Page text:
Absinthe Made in the USA
A range of distilleries are now trying their hands at quality all-American absinthe. Philadelphia Distilling, for instance, produces Vieux Carré Absinthe Supérieure, which was initially released at the end of 2008 as the “first legal absinthe to be distilled, bottled, and sold on the East Coast of the United States” in nearly a century.
Robinson points to brands such as Delaware Phoenix, Leopold Brothers, Lawrenceville Distilling, Tenth Ward, and Mt. Defiance, as among his favorite American producers. “They’re all doing great work by integrating historical protocols and ingredients with slight twists to make them their own,” he says. “All of them are great representations of the category, and they all seem to be doing it as a labor of love, which shows in the final product.”
The Absinthe Verte from St. George Spirits is another bottle to know. The lauded distillery infuses brandy with wormwood, fennel, and star anise, distills the infusion, and then infuses again with botanicals such as mint, tarragon, hyssop, and stinging nettles. The company suggests serving its absinthe with a single ice cube and no sugar, or using it in a classic cocktail.
Some of the most widely available American absinthes come from Louisville brandy producer Copper & Kings, which produces two absinthes in its lineup, an Absinthe Blanche, as well as a barrel-aged offering. “We also have some sublime absinthe aging in port and in sherry now that is over four years old, and ridiculous,” founder Joe Heron says. He calls absinthe a “distiller’s paradise in terms of botanical engineering,” and notes that original absinthe had brandy as a base as well. “We wanted to celebrate the history and the heritage, and to showcase our own brandy distillation competence.”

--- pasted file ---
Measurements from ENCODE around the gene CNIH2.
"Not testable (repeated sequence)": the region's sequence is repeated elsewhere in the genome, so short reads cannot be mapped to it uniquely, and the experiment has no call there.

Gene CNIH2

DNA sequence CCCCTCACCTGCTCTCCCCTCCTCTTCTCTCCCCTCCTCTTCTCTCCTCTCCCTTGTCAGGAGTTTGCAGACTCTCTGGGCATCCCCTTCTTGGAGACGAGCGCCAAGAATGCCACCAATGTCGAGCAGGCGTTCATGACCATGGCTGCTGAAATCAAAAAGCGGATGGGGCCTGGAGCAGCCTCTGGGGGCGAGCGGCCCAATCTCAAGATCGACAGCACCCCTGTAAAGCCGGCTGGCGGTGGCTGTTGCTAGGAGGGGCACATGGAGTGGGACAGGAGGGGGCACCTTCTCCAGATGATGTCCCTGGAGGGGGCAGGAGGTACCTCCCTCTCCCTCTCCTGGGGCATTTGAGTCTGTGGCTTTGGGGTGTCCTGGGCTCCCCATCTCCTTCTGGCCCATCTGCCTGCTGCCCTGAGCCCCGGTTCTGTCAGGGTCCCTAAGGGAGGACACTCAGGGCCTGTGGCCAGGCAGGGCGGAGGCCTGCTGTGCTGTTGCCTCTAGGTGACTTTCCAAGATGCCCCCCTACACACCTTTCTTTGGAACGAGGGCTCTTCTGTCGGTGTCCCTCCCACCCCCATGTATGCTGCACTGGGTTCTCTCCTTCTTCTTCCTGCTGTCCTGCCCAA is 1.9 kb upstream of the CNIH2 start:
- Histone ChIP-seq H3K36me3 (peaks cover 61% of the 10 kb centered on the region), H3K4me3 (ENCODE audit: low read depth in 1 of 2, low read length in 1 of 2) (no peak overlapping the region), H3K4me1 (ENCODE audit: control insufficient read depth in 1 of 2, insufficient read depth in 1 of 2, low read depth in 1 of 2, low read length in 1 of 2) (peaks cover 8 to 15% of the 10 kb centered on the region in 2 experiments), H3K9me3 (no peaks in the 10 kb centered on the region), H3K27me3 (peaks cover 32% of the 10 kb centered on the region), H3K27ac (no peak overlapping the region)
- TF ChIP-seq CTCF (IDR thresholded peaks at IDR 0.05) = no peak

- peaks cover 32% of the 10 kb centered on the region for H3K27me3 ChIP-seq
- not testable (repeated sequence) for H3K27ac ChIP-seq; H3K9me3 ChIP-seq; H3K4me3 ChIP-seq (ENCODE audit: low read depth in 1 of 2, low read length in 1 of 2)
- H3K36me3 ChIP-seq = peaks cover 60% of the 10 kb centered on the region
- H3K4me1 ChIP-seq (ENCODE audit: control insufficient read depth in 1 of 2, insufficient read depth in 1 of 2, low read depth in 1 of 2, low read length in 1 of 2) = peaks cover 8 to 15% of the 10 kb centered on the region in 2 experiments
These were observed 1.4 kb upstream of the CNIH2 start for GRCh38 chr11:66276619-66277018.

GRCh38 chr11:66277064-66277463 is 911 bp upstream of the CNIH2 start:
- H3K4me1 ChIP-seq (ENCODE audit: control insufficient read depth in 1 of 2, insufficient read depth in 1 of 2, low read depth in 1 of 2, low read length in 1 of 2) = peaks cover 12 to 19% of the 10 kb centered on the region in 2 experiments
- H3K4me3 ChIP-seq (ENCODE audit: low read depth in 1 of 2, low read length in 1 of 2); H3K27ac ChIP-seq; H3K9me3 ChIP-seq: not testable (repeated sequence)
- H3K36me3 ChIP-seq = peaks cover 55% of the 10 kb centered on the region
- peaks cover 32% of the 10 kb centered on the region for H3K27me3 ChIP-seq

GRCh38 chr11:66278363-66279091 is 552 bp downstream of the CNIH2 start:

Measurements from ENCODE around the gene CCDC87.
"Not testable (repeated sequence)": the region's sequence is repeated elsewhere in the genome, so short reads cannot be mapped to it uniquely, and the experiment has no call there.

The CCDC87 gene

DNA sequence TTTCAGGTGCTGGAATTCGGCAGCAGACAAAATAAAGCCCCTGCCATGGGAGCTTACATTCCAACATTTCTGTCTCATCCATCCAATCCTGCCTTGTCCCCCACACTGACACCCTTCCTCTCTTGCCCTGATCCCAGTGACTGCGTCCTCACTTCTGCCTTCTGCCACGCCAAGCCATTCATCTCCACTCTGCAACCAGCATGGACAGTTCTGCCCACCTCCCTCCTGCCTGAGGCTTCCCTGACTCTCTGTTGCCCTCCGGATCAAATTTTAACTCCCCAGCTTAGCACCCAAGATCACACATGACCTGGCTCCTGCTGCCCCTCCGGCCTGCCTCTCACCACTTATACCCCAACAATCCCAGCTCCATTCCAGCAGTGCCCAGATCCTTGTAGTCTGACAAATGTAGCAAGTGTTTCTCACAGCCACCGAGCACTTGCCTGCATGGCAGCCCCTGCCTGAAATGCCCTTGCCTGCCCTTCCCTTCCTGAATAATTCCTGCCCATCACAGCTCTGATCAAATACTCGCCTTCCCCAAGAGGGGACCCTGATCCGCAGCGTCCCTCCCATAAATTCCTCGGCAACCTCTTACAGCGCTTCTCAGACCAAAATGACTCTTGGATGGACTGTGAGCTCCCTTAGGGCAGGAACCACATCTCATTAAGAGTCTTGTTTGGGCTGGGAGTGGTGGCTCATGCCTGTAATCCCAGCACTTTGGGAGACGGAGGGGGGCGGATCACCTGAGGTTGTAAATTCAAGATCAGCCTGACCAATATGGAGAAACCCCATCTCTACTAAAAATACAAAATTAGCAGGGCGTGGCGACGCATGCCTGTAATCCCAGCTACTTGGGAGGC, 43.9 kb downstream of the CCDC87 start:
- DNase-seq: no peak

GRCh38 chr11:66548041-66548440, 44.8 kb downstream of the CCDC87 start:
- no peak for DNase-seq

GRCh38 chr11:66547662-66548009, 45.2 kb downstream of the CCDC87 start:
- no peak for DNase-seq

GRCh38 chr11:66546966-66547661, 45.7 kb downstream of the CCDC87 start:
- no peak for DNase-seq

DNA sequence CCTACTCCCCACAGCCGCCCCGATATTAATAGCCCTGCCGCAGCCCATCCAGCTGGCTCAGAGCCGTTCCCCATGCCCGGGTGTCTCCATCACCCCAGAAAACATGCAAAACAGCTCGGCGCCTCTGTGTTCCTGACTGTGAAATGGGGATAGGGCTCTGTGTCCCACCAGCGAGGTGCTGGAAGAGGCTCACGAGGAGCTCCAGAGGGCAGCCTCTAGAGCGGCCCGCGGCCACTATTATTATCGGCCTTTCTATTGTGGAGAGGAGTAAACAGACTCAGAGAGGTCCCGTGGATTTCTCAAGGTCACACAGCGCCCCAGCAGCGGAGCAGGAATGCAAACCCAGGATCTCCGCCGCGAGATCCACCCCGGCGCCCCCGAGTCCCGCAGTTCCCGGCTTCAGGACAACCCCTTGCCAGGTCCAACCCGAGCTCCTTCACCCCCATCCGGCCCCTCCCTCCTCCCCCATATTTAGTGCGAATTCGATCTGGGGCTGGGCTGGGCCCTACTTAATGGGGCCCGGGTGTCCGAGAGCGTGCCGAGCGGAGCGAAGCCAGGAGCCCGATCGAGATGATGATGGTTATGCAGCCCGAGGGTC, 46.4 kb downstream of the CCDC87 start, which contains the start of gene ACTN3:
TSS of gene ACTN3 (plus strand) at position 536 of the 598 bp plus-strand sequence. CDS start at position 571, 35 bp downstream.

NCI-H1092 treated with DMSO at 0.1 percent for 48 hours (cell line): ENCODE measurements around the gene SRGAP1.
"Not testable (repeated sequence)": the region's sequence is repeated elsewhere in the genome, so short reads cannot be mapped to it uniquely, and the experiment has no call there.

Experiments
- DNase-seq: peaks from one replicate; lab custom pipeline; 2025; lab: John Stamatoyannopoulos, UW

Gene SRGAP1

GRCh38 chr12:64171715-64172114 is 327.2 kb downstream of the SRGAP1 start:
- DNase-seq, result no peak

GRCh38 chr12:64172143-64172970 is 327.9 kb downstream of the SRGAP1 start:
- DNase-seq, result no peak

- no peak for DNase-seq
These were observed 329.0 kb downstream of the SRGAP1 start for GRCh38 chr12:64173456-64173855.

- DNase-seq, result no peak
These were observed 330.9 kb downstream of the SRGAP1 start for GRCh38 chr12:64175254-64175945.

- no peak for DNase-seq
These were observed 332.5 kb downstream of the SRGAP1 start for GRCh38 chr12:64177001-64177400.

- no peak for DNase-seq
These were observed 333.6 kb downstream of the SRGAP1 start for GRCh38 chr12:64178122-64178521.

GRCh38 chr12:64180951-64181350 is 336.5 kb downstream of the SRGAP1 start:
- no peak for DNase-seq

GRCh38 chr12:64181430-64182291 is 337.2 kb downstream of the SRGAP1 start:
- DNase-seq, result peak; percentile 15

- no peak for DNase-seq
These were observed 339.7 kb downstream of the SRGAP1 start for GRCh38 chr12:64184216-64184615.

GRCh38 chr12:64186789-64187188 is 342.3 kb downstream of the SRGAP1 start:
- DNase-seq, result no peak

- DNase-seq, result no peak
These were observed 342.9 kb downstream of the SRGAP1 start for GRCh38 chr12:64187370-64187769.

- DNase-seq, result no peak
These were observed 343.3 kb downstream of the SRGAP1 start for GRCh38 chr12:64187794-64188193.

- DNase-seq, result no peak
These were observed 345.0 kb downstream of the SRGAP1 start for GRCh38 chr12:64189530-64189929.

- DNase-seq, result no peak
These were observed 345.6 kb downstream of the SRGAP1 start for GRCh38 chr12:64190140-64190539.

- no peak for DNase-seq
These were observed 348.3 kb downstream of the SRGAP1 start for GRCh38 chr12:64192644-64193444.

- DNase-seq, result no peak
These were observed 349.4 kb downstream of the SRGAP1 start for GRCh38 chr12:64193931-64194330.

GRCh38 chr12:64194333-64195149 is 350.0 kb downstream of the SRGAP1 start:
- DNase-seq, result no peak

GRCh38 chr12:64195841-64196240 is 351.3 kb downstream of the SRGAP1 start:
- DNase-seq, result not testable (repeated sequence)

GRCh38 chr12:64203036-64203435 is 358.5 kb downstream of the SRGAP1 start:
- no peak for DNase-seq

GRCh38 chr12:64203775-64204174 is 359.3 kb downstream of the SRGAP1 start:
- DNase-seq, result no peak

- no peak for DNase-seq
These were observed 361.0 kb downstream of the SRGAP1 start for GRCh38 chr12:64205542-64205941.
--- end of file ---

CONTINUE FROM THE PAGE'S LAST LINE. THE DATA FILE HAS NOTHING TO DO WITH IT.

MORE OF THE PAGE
As with St. George, Copper & Kings also recommends skipping the sugar cube during a traditional service. “We do not add sugar to the spirit, with the botanicals, such as fennel, licorice, anise, and black pepper (which distills sweet) all sweet enough already,” Heron says. “The sugar cube is really for spiky absinthe made with grain-neutral spirits.”
Classic Cocktails & New Riffs
At Jeune et Jolie, Lecap relishes the opportunity to showcase absinthe in a broad range of cocktails. “It’s a fun challenge to remind people of absinthe’s versatility,” he says. “It doesn’t just bury every drink that contains it. I think tiki really opens the door for the inclusion of absinthe in cocktails the way it lends itself to warm spices and tropical flavors. And even as bartenders, we forget how absinthe is used across the spectrum of drink styles, from the Sazerac and Robert Burns, to the No 2. versions of both the Tuxedo and Corpse Reviver.”
An example of that versatility is seen on Lecap’s menu, where he also offers an absinthe frappé. The refreshing serve is about as far removed on the flavor spectrum from the spirituous, bold Sazerac as possible.
“Absinthe cocktails serve as a genius gateway for people,” Laurel says. “Just as with other spirits, there’s always a way or a cocktail to make a proper introduction for every palate. Convincing someone they actually love the spirit they’ve expected to hate is rewarding.”
At Columbia Room, beverage manager Paul Taylor feeds off the curiosity of his guests and seeks to deliver an authentic experience. While the Sazerac is his personal favorite absinthe cocktail, he also recommends a French 75 riff with absinthe subbing in for gin, particularly for the first-time, absinthe-curious imbiber. “If someone is interested in getting into absinthe and enjoys the flavor, I like to make that for them,” he says. “Shake the absinthe, a rich simple syrup, and lemon juice, strain it into a white wine glass, and top with Champagne. Boom!”